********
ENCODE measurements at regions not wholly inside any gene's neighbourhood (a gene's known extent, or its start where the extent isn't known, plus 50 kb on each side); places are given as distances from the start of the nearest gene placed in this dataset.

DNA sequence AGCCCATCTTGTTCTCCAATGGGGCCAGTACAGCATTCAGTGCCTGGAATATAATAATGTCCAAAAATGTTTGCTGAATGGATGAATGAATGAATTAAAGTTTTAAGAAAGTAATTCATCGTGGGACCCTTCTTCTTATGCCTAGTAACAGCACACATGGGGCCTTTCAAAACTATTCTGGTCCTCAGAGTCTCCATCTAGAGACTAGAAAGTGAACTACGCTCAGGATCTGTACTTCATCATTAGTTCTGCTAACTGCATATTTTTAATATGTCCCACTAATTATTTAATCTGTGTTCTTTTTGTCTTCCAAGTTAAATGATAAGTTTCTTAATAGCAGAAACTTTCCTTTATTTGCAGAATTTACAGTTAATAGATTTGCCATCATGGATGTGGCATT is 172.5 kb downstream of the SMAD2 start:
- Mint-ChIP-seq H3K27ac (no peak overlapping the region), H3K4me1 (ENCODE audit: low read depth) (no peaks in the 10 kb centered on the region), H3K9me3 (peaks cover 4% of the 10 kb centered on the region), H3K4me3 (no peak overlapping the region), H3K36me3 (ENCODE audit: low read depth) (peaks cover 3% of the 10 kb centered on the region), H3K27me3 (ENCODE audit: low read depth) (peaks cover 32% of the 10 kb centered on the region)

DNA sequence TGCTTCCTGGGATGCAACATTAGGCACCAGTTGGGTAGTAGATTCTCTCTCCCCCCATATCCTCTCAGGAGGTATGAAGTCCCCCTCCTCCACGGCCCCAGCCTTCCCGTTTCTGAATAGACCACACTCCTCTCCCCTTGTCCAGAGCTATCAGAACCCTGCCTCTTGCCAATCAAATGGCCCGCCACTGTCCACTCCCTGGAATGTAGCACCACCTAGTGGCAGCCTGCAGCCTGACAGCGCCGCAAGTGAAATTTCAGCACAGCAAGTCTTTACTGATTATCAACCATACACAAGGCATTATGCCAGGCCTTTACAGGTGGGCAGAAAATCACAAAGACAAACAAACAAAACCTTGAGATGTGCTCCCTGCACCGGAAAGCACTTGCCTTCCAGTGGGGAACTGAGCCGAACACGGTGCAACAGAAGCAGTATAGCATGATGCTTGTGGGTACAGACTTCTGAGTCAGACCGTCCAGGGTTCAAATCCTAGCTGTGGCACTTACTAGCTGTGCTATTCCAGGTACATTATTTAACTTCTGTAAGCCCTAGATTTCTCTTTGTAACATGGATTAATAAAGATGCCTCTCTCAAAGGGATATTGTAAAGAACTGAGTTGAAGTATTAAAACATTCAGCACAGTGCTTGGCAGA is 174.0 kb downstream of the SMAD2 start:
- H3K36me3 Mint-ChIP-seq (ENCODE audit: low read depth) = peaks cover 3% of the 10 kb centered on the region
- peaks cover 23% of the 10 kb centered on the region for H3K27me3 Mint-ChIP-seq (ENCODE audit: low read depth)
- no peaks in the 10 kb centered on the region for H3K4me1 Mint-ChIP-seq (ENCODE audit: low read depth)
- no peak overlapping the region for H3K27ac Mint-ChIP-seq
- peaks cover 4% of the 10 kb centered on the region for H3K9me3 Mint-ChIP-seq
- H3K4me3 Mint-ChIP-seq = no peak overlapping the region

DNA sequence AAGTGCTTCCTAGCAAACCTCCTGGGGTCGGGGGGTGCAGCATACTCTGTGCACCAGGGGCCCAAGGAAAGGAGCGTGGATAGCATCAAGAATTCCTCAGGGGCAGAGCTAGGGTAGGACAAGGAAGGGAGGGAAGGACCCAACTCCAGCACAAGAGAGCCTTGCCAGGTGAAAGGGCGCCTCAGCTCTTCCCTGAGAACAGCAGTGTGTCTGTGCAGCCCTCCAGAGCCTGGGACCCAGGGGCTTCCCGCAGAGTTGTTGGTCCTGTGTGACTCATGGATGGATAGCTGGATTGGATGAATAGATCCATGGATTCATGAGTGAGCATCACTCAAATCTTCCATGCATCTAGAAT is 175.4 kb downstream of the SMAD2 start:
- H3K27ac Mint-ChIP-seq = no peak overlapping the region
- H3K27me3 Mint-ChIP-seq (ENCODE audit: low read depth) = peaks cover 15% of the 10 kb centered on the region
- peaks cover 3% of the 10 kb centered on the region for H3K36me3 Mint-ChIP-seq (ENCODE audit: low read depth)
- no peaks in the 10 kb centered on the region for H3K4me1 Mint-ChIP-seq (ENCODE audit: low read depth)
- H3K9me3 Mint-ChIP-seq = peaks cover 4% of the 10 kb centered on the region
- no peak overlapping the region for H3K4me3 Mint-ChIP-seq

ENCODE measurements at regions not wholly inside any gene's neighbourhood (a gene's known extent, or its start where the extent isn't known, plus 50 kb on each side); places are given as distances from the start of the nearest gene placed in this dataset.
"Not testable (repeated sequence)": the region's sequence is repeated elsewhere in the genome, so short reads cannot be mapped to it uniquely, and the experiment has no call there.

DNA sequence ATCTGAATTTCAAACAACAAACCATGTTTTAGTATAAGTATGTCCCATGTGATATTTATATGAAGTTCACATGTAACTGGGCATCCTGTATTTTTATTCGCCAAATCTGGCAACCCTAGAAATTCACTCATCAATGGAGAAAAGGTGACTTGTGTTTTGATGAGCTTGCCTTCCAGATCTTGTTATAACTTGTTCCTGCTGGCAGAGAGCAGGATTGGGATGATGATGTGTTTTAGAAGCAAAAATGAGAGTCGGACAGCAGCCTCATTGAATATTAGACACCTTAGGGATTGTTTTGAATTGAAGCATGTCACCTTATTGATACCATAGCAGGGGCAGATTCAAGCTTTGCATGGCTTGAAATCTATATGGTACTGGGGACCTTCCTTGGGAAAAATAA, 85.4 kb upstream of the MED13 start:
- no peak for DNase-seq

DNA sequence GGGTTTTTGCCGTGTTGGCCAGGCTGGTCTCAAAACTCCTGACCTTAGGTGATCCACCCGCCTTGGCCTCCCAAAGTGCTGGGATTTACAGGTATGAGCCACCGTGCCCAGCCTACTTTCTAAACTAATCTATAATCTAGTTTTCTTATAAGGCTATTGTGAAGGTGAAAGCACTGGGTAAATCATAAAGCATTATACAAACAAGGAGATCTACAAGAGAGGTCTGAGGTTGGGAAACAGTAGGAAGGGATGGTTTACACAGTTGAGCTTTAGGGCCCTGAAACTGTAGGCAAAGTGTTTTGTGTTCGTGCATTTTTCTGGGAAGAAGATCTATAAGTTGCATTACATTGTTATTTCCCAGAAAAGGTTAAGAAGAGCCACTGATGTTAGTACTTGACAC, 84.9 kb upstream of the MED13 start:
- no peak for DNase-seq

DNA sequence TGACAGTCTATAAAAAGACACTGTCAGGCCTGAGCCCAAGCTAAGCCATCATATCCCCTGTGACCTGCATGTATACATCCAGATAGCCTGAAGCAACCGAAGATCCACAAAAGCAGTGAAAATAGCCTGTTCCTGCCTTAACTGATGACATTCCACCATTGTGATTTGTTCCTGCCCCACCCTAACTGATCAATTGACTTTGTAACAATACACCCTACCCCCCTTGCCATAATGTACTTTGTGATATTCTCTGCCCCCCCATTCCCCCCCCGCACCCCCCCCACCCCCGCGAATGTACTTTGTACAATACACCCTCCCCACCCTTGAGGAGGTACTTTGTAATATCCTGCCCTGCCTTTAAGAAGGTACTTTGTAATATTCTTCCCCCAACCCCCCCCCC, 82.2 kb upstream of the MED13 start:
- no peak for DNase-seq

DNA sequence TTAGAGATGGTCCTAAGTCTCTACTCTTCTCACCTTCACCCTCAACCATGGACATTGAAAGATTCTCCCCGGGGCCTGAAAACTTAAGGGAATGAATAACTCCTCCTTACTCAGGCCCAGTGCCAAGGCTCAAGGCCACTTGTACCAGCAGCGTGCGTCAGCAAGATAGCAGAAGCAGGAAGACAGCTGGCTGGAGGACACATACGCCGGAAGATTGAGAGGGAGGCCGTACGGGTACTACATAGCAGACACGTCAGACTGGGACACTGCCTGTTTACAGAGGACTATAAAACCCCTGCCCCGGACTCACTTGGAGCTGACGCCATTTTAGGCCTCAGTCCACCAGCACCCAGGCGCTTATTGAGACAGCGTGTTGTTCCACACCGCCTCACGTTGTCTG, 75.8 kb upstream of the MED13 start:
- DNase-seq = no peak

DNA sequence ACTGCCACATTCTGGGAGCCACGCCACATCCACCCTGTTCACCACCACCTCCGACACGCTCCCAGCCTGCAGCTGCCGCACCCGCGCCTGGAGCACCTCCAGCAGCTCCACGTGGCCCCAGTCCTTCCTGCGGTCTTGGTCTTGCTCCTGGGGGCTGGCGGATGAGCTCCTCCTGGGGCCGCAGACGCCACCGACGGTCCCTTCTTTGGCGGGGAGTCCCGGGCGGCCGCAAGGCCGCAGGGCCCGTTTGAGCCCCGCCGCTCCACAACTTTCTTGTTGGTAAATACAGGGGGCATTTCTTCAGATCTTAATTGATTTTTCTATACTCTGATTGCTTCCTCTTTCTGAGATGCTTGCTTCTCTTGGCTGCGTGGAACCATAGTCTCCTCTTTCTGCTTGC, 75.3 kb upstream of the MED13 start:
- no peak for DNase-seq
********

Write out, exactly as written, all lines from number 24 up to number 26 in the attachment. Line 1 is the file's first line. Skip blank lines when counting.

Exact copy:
DNA sequence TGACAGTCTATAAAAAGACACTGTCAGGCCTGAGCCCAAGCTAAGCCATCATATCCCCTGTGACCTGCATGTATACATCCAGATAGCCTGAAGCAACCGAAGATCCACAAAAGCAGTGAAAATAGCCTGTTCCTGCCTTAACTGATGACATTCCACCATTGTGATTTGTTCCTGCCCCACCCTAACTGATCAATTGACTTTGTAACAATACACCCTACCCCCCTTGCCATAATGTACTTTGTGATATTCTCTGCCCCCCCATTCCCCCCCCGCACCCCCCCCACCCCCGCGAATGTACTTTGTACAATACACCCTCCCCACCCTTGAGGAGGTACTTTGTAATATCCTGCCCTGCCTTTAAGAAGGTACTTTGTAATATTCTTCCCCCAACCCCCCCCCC, 82.2 kb upstream of the MED13 start:
- no peak for DNase-seq

DNA sequence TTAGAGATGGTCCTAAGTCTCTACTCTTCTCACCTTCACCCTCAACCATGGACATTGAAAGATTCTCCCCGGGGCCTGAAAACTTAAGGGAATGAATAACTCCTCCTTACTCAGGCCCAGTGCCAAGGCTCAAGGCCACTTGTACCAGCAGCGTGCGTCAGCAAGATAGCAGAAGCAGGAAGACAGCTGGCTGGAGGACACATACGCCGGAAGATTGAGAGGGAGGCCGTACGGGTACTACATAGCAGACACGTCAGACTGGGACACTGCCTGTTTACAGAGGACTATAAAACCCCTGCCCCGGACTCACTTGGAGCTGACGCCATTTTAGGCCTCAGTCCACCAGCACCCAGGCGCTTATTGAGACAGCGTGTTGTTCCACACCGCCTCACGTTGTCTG, 75.8 kb upstream of the MED13 start: